Volume 10 Issue 1 (2021)

Avoiding Fuzzy Letter Grading Systems: Designed Research to Ensure Fair Translation of Academic Performance into Letter Grades That Provide Tangible Measures of the Skills International Employers Seek from College Graduates

pp. 76-92  |  Published Online: June 2021  |  DOI: 10.22521/unibulletin.2021.101.5

Kyffin Bradshaw

Abstract

Background/purpose – College graduates from Small Island Developing States (SIDS) often seek regional and international employment. However, grading systems differ across countries and regions, making it difficult for international and regional employers to accurately interpret and translate foreign Letter Grades into the skills and personal attributes graduates need to secure regional and international employment. This study investigated the ability of SIDS to adequately represent on the global labor market the employability of their graduates after having completed a program specifically guided by learning outcomes, assessments, and Letter Grading.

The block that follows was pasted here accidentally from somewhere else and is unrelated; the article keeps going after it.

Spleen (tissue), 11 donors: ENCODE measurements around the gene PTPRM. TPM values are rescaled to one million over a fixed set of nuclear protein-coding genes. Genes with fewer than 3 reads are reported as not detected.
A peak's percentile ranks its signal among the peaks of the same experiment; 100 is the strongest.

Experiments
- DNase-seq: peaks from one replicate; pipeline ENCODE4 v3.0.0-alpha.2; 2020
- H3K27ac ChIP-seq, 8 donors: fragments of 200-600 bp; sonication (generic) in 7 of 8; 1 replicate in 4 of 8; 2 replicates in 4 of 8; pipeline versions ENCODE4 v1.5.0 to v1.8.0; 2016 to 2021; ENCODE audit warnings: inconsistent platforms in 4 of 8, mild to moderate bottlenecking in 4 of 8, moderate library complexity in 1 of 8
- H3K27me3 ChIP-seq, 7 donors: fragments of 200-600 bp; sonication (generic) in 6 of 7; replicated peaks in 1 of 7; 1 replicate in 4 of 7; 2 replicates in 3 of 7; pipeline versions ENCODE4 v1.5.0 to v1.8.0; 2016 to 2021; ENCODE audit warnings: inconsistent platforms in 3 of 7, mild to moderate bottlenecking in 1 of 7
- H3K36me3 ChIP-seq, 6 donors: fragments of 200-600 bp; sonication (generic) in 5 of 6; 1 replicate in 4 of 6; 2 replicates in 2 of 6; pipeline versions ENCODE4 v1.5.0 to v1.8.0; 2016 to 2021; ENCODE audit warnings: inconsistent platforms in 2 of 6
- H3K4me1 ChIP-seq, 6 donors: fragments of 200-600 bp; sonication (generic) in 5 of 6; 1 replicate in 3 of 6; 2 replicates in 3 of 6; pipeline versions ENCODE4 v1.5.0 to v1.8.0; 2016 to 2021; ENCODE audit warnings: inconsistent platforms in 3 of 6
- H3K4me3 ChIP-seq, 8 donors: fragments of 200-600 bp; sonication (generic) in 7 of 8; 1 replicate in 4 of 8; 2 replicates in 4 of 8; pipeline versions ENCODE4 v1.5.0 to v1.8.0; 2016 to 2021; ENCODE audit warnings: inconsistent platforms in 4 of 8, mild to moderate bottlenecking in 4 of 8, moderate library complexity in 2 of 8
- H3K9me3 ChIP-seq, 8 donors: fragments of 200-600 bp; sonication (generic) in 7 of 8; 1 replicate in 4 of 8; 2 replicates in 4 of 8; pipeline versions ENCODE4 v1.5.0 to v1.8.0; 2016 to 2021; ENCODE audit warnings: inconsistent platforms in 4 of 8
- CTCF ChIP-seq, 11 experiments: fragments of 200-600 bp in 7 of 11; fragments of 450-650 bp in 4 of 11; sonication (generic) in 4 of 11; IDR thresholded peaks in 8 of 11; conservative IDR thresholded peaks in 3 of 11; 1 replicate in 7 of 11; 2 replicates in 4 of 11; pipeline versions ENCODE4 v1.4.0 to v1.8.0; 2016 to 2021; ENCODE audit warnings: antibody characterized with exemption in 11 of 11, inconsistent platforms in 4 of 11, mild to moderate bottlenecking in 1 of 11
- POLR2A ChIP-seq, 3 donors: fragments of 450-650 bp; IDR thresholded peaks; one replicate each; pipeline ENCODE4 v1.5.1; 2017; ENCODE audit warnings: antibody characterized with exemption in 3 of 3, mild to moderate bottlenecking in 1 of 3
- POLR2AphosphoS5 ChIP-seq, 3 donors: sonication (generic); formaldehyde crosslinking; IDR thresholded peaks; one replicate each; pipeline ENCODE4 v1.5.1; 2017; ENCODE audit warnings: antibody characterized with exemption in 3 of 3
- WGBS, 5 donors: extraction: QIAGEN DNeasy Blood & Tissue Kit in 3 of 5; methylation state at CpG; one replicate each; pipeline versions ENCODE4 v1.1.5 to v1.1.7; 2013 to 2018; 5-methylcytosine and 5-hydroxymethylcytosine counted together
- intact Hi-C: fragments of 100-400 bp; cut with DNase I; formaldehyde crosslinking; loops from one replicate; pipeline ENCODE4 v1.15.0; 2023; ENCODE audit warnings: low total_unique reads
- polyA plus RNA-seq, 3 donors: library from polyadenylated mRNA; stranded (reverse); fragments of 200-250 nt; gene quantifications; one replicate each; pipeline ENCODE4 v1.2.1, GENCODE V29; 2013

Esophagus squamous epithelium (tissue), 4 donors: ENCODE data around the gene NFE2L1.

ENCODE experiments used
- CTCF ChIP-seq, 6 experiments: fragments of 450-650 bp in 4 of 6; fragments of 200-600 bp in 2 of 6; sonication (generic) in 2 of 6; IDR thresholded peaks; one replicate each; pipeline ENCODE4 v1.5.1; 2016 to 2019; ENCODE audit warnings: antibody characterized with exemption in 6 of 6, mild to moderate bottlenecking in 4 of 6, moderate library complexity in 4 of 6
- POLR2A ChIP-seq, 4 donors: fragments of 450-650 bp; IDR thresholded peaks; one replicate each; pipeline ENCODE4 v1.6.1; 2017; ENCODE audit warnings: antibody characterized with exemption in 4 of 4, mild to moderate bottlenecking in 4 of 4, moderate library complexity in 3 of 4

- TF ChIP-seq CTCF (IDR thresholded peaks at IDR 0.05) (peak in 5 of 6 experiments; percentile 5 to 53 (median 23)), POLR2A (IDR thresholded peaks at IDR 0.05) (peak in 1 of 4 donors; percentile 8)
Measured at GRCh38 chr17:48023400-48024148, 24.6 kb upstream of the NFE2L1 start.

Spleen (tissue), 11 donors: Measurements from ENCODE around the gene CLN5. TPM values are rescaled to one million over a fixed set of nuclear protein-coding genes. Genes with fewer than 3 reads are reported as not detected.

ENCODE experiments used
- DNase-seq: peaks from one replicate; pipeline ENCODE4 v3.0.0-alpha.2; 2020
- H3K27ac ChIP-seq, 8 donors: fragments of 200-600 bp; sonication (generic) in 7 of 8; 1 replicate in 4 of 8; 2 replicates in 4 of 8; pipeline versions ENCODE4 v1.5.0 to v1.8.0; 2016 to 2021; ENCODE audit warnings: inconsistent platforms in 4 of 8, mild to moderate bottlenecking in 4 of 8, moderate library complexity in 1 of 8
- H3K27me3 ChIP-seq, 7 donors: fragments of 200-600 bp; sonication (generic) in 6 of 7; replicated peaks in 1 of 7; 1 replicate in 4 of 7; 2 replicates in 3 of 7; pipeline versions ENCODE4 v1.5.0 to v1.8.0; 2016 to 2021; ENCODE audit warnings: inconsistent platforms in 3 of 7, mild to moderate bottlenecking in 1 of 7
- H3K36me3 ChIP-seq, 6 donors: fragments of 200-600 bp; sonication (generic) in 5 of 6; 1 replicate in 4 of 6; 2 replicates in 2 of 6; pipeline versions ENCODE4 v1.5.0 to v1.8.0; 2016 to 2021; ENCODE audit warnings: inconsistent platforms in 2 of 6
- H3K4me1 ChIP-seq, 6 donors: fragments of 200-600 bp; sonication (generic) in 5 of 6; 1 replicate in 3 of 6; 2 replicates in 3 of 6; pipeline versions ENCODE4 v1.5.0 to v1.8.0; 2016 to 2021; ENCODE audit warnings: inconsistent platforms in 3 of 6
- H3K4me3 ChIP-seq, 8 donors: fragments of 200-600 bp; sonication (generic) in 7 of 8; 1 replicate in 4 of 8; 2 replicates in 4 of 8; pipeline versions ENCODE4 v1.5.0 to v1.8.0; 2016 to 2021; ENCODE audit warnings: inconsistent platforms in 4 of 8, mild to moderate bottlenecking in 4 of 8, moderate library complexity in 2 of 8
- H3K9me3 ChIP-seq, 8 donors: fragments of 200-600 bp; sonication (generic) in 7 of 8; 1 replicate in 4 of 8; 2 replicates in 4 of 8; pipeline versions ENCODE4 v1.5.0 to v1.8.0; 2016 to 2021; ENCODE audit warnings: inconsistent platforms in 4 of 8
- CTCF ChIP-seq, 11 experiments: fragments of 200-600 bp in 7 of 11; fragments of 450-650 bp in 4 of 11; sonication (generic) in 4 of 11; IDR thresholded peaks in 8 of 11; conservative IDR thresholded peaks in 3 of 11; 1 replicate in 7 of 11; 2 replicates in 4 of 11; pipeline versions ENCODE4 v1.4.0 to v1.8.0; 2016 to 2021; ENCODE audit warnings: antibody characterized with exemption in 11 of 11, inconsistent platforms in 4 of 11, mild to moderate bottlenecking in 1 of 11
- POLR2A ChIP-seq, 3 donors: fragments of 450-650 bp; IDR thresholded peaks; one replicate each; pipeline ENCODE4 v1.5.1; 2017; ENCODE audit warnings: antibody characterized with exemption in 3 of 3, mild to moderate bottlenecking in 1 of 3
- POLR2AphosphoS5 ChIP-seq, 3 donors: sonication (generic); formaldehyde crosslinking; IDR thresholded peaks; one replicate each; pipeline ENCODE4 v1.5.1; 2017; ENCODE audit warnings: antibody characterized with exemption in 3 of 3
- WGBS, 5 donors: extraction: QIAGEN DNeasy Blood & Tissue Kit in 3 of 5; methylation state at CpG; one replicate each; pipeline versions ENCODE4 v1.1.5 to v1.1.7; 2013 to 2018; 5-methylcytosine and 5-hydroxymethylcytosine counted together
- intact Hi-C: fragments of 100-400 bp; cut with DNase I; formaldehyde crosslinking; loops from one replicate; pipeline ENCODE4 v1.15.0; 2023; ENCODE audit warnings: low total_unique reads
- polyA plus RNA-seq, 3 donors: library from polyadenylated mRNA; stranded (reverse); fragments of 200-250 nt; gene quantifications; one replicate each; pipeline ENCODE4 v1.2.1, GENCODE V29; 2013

Materials/methods – Bayesian statistics is considered robust in providing empirical evidence. Consequently, it was employed in this study to look for evidence linking the evaluation descriptors SIDS use in their Letter Grading System to the skills and levels their graduates actually attained in order to make them employable on equal grounds.

Results – The findings suggest that the Letter Grading System used by SIDS is inadequate for reliably communicating the level of academic mastery and competencies needed for graduating students to achieve employability on the international market.

Conclusion – Ultimately, SIDS must design and implement ambiguity-free, homogeneous Letter Grading Systems that include comprehensive qualitative indicators of the evaluation criteria used to rank their graduates if they are to convey valid and consistent messages to those who need to interpret them (i.e., prospective employers).

Keywords: Employability, Assessment, Bayesian statistics, Letter grade system.

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